28th May 2022

Germany ditches body scanners after repeat false alerts

  • The EU has approved the use of naked imagery (Photo: Flickr/RuckSackKruemel)

The German interior ministry has decided to postpone a plan to roll out body scanners at airports for security reasons, after a trial phase showed that the devices are incapable of distinguishing armpit sweat from concealed bombs.

Two trial machines installed at Hamburg airport returned false alerts at a rate of 49 percent. The errors included confusing sweaty armpits with concealed bomb chemicals. "The ministry has decided that the software must be improved," a statement from interior minister Hans-Peter Friedrich read on Wednesday.

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Unlike metal detectors, the advantage of the US-made full body scanners is supposed to lie with the ability to detect plastic or ceramic elements concealed under clothing. Similar devices are being used in the US, Great Britain and the Netherlands.

But human rights groups, the European Parliament and religious organisations have been outraged at the use of such technology, which in the initial stage portrayed a real outline of one's bodily features. They are also expensive, costing over €130,000 a piece. The European Parliament itself has six machines which have never been used.

"The federal police will closely support development in this field so that hopefully devices will soon be available that meet our high safety standards and take passenger volume into account," Friedrich said.

Last year, Italy also decided to scale back its body-scanners plan, citing similar experiences in the trial phase.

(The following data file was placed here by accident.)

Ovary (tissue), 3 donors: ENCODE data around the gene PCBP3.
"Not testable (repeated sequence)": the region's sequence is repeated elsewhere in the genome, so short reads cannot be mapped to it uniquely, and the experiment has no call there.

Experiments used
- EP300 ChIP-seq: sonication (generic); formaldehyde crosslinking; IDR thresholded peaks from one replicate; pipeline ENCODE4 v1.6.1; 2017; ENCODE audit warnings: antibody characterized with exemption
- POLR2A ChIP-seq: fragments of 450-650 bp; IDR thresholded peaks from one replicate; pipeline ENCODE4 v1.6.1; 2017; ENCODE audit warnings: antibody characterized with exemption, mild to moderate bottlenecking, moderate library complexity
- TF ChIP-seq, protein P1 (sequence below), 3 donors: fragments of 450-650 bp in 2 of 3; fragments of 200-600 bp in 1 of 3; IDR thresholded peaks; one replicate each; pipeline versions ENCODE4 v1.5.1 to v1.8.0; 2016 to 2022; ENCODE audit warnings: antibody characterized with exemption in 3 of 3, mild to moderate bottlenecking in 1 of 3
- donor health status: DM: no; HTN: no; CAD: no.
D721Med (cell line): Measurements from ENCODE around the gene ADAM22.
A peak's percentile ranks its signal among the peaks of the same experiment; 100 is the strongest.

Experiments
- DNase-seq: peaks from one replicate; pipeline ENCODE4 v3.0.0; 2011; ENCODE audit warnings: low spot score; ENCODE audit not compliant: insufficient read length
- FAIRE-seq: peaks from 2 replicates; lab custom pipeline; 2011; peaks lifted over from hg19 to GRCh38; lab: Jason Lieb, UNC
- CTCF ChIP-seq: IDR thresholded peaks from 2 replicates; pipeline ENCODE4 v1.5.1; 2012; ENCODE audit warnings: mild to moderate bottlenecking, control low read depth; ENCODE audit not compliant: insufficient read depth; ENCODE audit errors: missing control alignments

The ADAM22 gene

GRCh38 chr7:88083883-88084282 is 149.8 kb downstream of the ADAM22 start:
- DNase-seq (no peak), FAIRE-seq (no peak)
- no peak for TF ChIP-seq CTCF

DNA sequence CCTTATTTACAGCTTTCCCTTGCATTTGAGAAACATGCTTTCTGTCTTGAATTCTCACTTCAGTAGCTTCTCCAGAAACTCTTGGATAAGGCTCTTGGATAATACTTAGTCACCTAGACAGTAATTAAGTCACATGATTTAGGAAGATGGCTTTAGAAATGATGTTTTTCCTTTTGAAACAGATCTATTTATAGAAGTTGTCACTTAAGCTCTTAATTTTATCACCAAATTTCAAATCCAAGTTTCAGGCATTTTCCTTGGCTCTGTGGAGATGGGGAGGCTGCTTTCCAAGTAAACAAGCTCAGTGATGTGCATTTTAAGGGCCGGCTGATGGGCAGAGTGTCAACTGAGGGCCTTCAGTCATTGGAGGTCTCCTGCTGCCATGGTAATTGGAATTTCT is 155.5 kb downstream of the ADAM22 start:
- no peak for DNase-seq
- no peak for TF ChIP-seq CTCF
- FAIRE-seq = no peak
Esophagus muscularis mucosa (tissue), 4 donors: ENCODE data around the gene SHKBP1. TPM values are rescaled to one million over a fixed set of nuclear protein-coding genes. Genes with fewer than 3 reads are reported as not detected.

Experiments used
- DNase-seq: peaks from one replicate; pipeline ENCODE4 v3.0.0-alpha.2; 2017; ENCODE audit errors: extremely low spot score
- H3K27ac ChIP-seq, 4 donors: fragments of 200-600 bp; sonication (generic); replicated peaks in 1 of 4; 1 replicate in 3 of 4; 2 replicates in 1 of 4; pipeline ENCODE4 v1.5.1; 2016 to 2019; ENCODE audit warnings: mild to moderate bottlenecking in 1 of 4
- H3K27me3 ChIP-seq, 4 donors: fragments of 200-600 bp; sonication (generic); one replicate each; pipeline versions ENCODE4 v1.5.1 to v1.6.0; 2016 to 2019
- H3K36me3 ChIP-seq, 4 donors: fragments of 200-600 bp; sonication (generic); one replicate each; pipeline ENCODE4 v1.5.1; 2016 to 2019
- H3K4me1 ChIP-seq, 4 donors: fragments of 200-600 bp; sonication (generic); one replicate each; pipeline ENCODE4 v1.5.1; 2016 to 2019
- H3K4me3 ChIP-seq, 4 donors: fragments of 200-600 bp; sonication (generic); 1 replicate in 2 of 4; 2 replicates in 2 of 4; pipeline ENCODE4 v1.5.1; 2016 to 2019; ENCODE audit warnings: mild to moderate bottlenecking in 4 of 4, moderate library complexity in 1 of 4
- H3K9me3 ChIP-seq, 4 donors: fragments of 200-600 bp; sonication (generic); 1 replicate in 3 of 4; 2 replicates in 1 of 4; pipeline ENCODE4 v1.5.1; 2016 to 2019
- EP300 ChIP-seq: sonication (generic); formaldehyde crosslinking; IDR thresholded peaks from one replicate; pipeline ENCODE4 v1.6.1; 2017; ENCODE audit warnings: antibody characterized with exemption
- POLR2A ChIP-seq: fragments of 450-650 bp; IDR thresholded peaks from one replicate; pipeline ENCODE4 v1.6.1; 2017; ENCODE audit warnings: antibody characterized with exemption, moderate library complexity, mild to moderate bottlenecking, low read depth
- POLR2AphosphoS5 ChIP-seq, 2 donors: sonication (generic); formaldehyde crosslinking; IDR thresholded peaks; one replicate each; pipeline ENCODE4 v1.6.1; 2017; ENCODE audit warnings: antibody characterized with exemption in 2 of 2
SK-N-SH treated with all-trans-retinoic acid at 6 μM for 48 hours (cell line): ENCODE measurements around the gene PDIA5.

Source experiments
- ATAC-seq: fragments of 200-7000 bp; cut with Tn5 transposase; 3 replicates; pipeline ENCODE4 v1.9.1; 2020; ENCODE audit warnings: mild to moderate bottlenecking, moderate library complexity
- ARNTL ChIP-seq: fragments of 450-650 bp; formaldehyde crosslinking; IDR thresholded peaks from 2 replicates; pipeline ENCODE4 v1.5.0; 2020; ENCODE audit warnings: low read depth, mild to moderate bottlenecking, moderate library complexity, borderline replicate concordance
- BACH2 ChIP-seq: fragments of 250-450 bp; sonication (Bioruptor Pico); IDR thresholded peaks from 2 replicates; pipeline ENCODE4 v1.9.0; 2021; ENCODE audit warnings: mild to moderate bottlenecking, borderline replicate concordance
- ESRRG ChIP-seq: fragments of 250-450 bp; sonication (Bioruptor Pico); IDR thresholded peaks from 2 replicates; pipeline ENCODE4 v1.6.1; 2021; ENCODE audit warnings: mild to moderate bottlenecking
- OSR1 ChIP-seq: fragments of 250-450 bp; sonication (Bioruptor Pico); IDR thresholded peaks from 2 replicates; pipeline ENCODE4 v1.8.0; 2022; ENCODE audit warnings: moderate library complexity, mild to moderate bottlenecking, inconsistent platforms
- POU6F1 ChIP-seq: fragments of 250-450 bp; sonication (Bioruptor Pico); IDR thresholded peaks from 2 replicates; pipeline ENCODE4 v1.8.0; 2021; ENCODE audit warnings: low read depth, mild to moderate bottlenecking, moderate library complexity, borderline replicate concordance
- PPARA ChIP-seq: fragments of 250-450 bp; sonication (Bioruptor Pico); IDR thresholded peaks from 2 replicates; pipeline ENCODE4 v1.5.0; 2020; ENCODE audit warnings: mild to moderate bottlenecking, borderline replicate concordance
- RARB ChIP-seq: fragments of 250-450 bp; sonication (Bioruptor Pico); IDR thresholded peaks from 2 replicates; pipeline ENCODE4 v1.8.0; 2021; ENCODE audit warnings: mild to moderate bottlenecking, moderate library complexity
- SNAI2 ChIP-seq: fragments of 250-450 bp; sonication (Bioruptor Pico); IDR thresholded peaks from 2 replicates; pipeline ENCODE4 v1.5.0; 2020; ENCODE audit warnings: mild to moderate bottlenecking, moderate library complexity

Meanwhile, a vote in the European Parliament's transport committee on Wednesday outraged the Liberal group, as it failed to oppose a wording in the technical specifications for EU-wide rules on body scanners. The rules, carved out by the European Commission, do not specifically rule out the use of naked imagery.

"The rules do exclude the use of x-ray technology, which is something we wanted. But it doesn't oblige producers to use stick figures instead of the actual body image," Benjamin Krieger, a spokesman for the German Liberals in the European Parliament told this website.

Concerns remain in EU over 'nude' airport scanners

The Christmas Day airline bomb plot in the US has renewed calls for body scanners to be introduced in EU airports, but concerns over privacy and effectiveness continue to stand in the way.

Commissioner favours EU rules on body scanners

The EU commission will produce a report on the impact of body scanners on health, privacy and security in April, based on which a decision will be taken to introduce EU-wide rules on their use, transport commissioner Siim Kallas told MEPs on Wednesday.

Orbán's new state of emergency under fire

Hungary's premier Viktor Orbán declared a state of emergency due to the war in neighbouring Ukraine hours after pushing a constitutional amendment through parliament, where two-thirds of MPs are controlled by his Fidesz party, allowing his government special powers.

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